Long and Short Review
Let There Be Light
 by Nick Courtright
Gold Wake Press, 2014; 114 pp
Reviewed by Paul French


The Long

I’ve done injustice to this book long enough. While going unacknowledged in AMRI, it was every day bricked in the stack of books I keep on my desk—books not for review or pleasure, but the ones that help me write.

I am proud to say that this 2014 book has been a companion for my own composition for the last five months. It’s one of those opiate collections that just makes you want to write. And, as with songs that make you want to sing, this is the highest praise for poetry I can think of.

Easy on the tongue and philosophical sans density, Courtright’s poems are of a soft potency, reading like daydreams that wake to profound insight. They use this breezy tone that is somehow grand and relatable at the same time (I can think of Joshua Poteat’s work as another example of this)—this language that serves to divert the reader’s mind while, as Eliot said, “the poem does its work upon him.”

“When I say you are enormous, I mean you are the tree.

“On the path, dogs have come
and gone, their tails whipping like emeralds
tossed in the time after money.

The dogs lay beneath the leaves, eating oranges.”

- From Citrus

Let There Be Light is organized by a conceit of backward creation. It begins with consummate Earth, the biblical Seventh Day, and then backpedals toward the primordial abyss where creation allegedly began (the final section of the book consists of four black pages).

I should point out here that this is not a Christian book; nor is it necessarily a secular book. Courtright is able to in/evoke spirituality without frocking his verse as votary. This spirituality is the nebulous, postmodern variety—seeking to affirm a extra-power without giving that power a name or a beard. In Courtright’s poems, as in a lot of contemporary poetry, there’s much mention of “ghosts”:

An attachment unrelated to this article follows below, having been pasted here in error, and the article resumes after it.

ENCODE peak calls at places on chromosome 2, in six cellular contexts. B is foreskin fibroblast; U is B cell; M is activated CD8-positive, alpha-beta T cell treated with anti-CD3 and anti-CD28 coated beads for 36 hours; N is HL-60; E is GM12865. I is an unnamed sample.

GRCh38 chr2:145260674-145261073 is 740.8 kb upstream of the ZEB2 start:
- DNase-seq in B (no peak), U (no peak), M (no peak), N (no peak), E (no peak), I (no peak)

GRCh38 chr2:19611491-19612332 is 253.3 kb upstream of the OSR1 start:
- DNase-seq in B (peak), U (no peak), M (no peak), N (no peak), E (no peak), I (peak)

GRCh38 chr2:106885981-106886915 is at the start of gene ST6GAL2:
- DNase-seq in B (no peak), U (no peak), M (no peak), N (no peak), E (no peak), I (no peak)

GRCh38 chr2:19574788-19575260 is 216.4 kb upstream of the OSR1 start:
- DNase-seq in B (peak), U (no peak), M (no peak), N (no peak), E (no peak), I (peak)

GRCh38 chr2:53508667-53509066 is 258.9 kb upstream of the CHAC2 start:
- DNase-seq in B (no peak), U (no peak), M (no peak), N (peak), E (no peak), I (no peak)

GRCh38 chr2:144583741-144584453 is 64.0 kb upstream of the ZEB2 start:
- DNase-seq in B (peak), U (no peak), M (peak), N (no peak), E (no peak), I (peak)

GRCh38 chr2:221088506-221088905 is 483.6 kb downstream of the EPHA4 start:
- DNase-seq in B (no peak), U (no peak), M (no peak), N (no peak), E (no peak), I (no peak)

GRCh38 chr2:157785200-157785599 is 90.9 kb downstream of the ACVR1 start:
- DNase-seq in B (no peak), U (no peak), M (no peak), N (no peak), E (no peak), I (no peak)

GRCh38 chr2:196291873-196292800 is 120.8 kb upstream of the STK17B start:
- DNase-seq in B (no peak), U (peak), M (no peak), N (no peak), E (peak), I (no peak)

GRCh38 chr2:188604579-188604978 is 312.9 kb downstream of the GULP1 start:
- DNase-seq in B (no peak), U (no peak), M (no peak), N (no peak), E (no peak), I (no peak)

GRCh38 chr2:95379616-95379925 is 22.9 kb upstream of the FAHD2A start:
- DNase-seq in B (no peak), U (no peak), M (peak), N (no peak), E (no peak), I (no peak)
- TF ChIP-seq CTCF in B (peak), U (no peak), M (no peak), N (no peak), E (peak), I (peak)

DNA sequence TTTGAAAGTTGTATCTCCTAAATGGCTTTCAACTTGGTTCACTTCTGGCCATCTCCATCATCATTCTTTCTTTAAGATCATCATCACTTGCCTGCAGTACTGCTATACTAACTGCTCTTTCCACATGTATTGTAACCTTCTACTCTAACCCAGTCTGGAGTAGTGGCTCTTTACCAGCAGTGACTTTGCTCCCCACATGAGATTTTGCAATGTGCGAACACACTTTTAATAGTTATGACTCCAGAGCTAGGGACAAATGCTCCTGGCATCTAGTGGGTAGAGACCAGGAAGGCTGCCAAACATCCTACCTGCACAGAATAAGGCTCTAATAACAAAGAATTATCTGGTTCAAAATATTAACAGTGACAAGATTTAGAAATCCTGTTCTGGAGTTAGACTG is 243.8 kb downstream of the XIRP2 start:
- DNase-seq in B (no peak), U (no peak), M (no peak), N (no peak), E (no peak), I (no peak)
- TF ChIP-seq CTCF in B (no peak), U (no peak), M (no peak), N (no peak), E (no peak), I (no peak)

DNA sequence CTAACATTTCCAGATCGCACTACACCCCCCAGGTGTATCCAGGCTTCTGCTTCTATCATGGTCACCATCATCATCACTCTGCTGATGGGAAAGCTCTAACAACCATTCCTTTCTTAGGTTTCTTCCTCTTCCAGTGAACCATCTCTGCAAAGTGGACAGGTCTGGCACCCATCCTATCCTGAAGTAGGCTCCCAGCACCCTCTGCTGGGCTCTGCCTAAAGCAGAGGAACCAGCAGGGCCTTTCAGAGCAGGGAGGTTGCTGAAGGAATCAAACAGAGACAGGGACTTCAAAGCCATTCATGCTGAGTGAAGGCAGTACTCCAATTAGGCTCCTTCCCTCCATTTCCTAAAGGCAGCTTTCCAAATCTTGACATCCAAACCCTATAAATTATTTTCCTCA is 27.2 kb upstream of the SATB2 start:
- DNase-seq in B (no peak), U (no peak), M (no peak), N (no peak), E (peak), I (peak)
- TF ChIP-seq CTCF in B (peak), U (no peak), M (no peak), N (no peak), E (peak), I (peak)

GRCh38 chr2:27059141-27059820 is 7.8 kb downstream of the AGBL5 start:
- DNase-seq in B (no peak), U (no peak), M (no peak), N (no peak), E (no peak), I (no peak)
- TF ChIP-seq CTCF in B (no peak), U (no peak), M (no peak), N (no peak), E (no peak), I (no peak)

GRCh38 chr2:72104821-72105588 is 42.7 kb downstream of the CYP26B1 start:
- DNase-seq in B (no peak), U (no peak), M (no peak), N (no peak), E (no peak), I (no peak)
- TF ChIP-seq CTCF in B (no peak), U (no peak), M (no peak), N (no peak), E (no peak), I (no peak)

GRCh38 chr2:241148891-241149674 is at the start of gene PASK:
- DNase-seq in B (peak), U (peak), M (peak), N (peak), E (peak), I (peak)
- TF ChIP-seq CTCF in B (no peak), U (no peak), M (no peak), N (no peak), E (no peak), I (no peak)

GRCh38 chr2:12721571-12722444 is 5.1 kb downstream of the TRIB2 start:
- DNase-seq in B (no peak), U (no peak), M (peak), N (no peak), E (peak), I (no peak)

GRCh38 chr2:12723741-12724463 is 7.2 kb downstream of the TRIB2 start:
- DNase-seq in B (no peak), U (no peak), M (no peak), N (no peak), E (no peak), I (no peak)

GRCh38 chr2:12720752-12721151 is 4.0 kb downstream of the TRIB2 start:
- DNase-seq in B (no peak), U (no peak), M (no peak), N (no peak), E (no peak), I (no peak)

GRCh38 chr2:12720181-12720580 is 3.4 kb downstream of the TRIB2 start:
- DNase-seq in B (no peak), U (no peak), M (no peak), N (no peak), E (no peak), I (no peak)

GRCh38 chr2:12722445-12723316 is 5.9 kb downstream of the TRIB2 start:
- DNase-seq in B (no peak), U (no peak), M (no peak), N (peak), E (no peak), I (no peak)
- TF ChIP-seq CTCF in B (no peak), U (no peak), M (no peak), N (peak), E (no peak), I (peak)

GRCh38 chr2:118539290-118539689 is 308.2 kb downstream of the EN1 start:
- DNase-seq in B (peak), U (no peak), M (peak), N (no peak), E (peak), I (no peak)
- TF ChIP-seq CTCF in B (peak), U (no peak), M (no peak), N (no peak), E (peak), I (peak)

“All the imagination you’ve exhausted on the thought

that those in heaven are not ghosts

has brought you no closer to understanding.”

- From “The Afterlife”

The image of the ghost is a paradox of both spiritual presence and spiritual void: the proof of afterlife, the doubt of ascension. Toward the end of the book, Courtright reveals that the tension and pain of his speaker are not without an argument for beauty. In the final long poem, “The Big Bang,” the speaker celebrates the spectrum of presence and absence that the seven days encapsulate by creating a heightened awareness of each—a positive awareness, one that is invested in both life and death, one that, like God, can create something from nothing by simply uttering the word, “it.”

I highly recommend this book. There are many poets who might try these heavy themes, but there are few who are able to pull them off with any lyrical finesse. These poems are wonderful whether aloud, in your head, or on the page.

The Short

  1. Nick Courtright’s Let There Be Light is awesome.
  2. Go read Nick Courtright’s Let There Be Light.